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post #1 of 12 Old 04-25-2008 Thread Starter
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Reading chart

confusion with a fraction after degrees on the chart rose:

On the Rose of the chart I am looking at the magnetic variation is 18 degrees 1/2 E with a yearly change of 19 minutes W. It is a 2005 chart so 3 years has past, what is the new variation?

18 deg 30 min - 3 x 19 sec therefore 17 deg 33 min

the 1/2 is throwing me off, is it 1/2 a minute or half a degree? why is the half show as 30 minutes if it is degrees?
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post #2 of 12 Old 04-25-2008
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The variation is 18 and 1/2 degrees which may be expressed as 18 degrees 30 minutes OR 18.5 degrees in decimal notation. All the same thing.
Now 19 minutes West is heading BACK towards true north and over three years that is 57 munutes. Simple arithmetic brings you back three minutes short of a full degree or 17 degrees 33 minutes EAST variation. This may be expressed also as 17 and 11/20ths degrees or 17.55 degrees.

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post #3 of 12 Old 04-25-2008
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And if either of you can steer within .55 degrees on a magnetic compass, I owe you a drink... ;-)
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post #4 of 12 Old 04-25-2008
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Quote:
Originally Posted by nolatom View Post
And if either of you can steer within .55 degrees on a magnetic compass, I owe you a drink... ;-)
Me too

" I refuse to engage in an intellectual battle with an unarmed man!"

Materialism: Buying the things we don't need, with money we don't have, to impress people who don't matter.
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post #5 of 12 Old 04-25-2008
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Forget the inner magnetic circle and convert all of your brgs and courses to True and plot them on the chart. Then you won't have to do those secular magnetic corrections.
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post #6 of 12 Old 04-27-2008
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This brings up a good point, however: Why are charts not standardized to read 18 degrees, 30" (can't find the degree sign). 18 1/2 and 18.5 are ambiguous.

I don't mind decimal minutes on my GPS, but I find it annoying on my charts when the minutes integer is five or less.

I consider plotting and helming slightly differently in the age of GPS. Autopilot is an extension of plotting, whether by GPS or paper charts and plastic plotter, bearings, known waypoint, etc.: it's a function of what you put in. A slip of brain or finger and you can't blame the equipment.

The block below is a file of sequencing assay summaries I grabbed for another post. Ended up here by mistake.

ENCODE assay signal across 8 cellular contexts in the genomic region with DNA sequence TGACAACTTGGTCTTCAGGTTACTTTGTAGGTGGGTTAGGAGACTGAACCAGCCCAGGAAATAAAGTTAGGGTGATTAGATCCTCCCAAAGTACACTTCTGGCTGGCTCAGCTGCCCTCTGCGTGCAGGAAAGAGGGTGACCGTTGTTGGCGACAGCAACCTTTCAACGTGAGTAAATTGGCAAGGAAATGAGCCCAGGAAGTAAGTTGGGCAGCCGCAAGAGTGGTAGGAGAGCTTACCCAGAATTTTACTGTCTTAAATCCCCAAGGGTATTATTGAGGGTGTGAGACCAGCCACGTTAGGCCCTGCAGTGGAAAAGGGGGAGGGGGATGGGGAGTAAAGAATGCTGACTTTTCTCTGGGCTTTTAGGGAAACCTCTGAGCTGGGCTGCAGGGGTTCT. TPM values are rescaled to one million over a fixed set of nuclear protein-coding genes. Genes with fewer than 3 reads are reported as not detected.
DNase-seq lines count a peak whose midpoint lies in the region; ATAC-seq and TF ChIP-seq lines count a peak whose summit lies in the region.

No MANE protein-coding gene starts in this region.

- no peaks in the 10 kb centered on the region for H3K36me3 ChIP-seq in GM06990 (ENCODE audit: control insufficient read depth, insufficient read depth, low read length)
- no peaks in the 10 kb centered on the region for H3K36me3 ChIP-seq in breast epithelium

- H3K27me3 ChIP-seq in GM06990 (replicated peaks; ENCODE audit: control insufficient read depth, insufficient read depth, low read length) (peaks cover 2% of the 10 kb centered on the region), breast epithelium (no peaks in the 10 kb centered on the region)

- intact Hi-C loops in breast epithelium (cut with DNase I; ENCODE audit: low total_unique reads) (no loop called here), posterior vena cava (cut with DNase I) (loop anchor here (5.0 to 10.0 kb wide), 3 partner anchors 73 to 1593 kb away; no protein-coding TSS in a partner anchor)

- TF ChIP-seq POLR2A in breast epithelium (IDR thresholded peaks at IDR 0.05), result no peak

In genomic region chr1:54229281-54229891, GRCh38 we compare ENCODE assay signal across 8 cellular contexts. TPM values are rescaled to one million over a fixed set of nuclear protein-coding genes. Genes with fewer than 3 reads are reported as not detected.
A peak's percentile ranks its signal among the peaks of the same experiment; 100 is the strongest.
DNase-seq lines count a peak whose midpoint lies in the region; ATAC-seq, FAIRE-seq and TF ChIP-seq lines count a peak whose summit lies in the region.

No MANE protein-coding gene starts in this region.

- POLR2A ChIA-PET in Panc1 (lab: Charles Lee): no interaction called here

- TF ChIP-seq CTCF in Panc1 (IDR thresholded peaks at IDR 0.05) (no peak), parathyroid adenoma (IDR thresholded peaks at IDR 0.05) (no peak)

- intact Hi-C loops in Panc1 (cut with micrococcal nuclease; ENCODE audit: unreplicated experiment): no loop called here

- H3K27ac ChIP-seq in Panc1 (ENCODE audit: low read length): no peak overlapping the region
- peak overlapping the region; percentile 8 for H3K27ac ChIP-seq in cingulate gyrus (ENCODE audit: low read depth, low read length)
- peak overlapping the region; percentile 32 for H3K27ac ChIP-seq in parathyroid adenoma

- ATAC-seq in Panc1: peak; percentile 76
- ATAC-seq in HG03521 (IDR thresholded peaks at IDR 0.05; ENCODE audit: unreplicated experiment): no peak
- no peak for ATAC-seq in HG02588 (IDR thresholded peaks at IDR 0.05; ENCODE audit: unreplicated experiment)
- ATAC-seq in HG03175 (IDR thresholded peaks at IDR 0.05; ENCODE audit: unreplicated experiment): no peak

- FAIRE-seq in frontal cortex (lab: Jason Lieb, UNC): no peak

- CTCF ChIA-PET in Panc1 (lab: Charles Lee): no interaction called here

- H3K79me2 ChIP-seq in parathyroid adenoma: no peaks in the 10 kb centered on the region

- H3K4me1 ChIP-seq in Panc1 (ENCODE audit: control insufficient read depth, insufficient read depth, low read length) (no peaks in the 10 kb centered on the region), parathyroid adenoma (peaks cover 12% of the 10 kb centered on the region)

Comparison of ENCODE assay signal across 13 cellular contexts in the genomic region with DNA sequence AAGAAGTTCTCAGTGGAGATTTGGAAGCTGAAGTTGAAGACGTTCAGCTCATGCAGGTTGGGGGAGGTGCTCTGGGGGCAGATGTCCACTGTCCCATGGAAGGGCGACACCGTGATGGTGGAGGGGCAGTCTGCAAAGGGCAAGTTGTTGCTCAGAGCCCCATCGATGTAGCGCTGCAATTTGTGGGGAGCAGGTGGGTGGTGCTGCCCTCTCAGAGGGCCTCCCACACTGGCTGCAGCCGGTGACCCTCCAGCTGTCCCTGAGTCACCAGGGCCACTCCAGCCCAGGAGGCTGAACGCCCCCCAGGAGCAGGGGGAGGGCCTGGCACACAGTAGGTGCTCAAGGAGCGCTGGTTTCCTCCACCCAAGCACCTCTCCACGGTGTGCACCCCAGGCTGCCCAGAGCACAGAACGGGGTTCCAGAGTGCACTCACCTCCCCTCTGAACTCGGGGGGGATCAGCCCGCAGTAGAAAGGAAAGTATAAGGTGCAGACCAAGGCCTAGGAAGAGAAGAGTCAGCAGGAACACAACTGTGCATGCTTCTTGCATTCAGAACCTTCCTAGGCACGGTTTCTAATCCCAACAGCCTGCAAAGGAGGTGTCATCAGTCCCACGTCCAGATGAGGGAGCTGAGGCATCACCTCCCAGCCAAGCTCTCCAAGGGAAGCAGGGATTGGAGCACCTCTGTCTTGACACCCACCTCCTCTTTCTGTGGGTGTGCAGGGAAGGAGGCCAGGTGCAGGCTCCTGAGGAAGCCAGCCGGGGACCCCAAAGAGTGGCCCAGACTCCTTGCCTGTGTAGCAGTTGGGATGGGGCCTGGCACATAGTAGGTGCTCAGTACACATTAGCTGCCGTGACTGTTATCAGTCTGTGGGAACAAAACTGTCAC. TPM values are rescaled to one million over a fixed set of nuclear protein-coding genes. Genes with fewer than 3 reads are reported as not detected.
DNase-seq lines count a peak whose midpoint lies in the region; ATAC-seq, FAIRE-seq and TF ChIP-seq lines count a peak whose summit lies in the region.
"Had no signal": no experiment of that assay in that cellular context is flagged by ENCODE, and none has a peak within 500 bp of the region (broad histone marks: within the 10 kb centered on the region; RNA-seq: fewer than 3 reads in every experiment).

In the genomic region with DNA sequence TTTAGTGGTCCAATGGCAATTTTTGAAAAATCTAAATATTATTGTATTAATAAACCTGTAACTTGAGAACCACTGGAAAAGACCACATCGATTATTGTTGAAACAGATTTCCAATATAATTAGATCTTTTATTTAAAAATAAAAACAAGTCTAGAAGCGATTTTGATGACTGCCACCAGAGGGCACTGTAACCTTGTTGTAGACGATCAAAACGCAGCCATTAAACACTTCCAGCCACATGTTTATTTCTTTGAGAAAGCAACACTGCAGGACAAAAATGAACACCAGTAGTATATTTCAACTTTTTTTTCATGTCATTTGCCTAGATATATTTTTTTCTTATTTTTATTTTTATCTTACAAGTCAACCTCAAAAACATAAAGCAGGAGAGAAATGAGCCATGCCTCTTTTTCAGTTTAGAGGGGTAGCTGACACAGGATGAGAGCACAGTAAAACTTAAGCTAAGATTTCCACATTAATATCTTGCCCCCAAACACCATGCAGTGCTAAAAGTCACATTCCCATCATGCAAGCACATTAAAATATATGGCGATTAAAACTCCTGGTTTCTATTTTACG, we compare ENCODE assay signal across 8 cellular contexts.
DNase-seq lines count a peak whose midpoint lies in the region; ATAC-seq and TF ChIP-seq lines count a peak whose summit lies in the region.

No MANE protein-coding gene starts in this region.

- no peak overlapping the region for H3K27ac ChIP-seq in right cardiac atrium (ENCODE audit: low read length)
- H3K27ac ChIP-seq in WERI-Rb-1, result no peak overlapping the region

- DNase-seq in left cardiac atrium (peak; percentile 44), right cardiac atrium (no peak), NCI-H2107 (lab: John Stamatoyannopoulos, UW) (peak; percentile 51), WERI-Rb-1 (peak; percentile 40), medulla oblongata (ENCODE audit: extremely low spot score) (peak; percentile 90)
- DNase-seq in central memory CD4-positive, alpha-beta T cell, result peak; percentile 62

Helming on a tiller to a bulkhead compass, on the other hand, is just the law of averages at work, and sometimes the helmsman will off a little off course to catch a puff or in anticipation of a tack/gybe. What is surprising to many, however, is that over short stretches, a good helmsman can equal or beat an autopilot, and over long stretches, a wind vane can equal or beat an autopilot.

Windvane, Autopilot, steering systems


Where the autopilot wins, of course, is while motoring to a waypoint in calm waters/light airs. What this says about the popularity of autopilots currently I can't really say.
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post #7 of 12 Old 04-27-2008
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There use to be charts that are Degree, minutes and seconds a decade or two ago. But here in the USA the charts are Degrees, minutes and tenths of minutes. But for for a quick conversion; remember that a tenth of a minute is six seconds. So you can do the math quickly in your mind, if you have one.
Me? My mind is a dark and scary place and I don't go in there. brrrrrrrr!
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post #8 of 12 Old 04-28-2008
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Charts make great gasket paper for gearboxes.
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post #9 of 12 Old 04-28-2008
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And some Charts make great wall posters, book covers and tempt table covers for a picnic. I am talking about the old charts that are out of date. The ones with Coffee Ring Shoals and Bogger rocks.
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post #10 of 12 Old 04-28-2008
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Quote:
Originally Posted by nolatom View Post
And if either of you can steer within .55 degrees on a magnetic compass, I owe you a drink... ;-)
Give this drink to my autopilot
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